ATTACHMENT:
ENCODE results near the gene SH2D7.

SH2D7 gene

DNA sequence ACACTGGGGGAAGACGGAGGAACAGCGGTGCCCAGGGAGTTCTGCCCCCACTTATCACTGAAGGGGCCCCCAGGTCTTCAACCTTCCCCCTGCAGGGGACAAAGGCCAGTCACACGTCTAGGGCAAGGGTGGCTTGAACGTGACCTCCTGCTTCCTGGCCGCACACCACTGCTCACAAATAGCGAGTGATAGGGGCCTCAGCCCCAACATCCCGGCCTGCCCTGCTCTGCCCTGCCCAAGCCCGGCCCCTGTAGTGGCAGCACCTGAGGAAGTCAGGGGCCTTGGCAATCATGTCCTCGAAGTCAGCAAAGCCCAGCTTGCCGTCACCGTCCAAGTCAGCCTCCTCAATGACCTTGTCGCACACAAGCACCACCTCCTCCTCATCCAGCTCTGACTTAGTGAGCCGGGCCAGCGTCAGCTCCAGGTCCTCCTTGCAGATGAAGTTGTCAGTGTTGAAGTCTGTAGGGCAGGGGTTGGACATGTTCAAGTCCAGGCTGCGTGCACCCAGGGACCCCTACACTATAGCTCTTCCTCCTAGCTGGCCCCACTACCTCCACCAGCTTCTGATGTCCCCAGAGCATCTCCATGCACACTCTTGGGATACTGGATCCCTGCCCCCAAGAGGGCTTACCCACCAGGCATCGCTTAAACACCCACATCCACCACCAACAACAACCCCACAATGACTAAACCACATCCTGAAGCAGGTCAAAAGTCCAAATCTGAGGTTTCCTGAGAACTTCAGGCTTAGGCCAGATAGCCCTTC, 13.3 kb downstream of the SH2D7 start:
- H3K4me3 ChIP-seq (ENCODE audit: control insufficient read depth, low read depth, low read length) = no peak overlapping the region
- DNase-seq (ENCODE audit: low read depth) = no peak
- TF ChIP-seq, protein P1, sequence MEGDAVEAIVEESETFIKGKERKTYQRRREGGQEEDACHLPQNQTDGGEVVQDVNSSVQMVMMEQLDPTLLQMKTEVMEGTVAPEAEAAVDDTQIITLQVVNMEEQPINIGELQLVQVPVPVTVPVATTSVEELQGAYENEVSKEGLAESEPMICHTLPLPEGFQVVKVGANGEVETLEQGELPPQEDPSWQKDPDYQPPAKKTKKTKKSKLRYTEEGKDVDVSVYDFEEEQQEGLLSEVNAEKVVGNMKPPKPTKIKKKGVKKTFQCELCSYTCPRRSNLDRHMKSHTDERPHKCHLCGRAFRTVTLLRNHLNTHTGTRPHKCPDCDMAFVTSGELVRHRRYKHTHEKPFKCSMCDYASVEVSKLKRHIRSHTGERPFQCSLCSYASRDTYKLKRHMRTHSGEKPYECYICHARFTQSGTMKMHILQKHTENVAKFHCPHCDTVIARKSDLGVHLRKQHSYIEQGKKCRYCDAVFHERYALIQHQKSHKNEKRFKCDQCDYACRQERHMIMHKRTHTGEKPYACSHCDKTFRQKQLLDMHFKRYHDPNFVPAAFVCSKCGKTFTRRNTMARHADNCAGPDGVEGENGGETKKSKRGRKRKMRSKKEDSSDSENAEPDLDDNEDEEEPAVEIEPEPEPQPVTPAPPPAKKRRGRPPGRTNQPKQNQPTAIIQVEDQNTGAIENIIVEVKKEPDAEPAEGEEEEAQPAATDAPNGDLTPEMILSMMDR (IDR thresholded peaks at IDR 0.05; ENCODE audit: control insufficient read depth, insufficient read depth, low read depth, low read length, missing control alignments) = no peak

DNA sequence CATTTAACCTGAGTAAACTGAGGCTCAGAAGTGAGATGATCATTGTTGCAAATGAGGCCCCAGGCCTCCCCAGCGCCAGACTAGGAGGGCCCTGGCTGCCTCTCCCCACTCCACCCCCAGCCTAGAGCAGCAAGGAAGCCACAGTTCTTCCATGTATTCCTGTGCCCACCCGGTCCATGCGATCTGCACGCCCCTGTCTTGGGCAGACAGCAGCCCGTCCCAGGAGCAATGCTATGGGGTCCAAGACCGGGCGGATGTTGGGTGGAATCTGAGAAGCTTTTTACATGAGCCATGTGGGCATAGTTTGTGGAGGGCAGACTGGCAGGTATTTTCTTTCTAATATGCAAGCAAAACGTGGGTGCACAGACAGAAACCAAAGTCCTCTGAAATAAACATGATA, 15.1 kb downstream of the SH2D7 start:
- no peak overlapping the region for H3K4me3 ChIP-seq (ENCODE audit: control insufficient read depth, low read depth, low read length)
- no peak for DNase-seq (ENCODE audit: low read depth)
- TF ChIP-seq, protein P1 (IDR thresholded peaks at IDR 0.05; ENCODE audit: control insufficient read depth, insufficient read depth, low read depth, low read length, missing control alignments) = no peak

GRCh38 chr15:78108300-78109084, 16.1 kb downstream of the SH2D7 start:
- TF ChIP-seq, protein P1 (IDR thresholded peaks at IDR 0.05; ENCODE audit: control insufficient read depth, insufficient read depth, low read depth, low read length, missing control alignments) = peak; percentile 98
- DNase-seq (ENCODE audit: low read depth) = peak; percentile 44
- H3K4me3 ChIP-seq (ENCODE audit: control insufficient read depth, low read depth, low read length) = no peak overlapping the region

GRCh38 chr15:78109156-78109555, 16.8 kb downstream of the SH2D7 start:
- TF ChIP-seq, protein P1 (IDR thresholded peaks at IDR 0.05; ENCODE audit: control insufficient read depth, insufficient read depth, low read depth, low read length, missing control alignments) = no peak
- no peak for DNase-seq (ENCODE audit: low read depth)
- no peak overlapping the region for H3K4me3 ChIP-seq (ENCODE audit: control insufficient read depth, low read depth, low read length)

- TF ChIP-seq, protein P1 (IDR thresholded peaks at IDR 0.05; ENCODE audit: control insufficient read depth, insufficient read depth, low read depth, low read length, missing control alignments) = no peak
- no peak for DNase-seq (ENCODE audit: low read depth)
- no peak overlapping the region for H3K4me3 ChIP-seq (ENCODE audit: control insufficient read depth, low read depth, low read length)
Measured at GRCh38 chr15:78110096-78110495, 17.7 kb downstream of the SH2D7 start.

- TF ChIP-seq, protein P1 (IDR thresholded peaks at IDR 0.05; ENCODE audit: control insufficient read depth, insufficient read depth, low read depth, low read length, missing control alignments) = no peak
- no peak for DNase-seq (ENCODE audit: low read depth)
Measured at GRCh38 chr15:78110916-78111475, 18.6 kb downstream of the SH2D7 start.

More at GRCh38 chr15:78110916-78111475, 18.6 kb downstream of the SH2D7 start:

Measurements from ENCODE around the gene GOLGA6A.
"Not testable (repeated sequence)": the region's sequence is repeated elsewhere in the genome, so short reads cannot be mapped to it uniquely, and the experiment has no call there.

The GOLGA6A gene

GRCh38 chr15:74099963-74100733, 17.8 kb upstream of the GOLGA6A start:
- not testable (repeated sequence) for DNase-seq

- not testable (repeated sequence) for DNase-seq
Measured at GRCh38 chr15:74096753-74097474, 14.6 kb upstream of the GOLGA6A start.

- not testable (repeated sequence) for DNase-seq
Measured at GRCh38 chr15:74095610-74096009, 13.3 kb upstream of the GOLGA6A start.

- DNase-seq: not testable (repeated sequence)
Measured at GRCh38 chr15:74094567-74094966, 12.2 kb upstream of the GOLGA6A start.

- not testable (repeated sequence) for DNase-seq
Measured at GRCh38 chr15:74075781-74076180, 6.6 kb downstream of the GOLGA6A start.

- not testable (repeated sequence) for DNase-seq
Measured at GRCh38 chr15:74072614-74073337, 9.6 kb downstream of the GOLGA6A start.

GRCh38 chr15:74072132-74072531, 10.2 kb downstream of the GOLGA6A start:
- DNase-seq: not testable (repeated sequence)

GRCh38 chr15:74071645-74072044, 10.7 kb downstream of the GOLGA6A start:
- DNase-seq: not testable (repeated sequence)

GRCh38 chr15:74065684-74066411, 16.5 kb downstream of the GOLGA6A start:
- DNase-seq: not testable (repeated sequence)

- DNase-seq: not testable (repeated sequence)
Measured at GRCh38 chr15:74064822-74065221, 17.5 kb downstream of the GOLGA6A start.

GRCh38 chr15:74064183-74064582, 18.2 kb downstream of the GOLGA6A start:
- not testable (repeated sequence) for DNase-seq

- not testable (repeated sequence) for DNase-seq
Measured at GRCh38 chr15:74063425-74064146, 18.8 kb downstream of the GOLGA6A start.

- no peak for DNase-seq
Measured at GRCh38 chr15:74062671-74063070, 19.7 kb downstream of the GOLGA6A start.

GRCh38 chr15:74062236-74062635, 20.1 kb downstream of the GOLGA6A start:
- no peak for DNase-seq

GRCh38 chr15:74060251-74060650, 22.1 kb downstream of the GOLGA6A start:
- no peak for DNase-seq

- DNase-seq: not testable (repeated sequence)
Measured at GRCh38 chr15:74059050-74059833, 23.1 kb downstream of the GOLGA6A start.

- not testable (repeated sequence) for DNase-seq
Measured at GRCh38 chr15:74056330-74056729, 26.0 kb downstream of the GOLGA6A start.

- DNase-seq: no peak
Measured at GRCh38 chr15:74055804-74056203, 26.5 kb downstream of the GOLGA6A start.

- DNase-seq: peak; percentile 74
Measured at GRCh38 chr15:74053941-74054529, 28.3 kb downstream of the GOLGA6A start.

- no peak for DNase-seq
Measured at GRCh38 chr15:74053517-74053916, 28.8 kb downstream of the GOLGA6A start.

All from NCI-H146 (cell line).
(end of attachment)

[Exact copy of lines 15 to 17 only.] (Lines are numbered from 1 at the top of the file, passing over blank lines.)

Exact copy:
GRCh38 chr15:78109156-78109555, 16.8 kb downstream of the SH2D7 start:
- TF ChIP-seq, protein P1 (IDR thresholded peaks at IDR 0.05; ENCODE audit: control insufficient read depth, insufficient read depth, low read depth, low read length, missing control alignments) = no peak
- no peak for DNase-seq (ENCODE audit: low read depth)